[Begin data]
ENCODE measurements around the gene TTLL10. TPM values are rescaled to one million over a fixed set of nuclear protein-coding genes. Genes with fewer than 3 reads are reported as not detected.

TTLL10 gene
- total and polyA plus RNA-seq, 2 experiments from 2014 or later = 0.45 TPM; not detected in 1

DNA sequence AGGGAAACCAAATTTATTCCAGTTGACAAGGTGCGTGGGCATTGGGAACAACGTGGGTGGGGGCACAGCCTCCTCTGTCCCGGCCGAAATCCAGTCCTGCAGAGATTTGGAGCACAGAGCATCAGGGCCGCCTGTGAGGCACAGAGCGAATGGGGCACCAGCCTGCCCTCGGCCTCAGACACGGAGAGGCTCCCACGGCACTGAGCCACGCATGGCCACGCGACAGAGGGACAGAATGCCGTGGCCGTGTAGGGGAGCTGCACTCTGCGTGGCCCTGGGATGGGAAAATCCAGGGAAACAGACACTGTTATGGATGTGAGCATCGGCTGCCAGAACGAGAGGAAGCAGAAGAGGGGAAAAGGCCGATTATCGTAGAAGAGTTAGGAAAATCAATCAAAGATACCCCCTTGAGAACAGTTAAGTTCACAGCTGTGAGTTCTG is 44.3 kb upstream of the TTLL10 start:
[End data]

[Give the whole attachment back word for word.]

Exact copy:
ENCODE measurements around the gene TTLL10. TPM values are rescaled to one million over a fixed set of nuclear protein-coding genes. Genes with fewer than 3 reads are reported as not detected.

TTLL10 gene
- total and polyA plus RNA-seq, 2 experiments from 2014 or later = 0.45 TPM; not detected in 1

DNA sequence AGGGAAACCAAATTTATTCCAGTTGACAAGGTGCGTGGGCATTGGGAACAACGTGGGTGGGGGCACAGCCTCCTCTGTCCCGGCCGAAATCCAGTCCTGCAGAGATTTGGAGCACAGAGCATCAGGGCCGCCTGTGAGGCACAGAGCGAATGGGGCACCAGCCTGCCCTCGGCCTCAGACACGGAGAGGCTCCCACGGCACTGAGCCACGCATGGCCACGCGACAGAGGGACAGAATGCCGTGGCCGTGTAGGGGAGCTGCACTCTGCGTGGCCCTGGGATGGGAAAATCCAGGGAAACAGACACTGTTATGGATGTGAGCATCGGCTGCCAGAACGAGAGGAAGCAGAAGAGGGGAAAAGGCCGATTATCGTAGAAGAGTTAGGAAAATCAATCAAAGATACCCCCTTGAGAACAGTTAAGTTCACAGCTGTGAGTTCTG is 44.3 kb upstream of the TTLL10 start: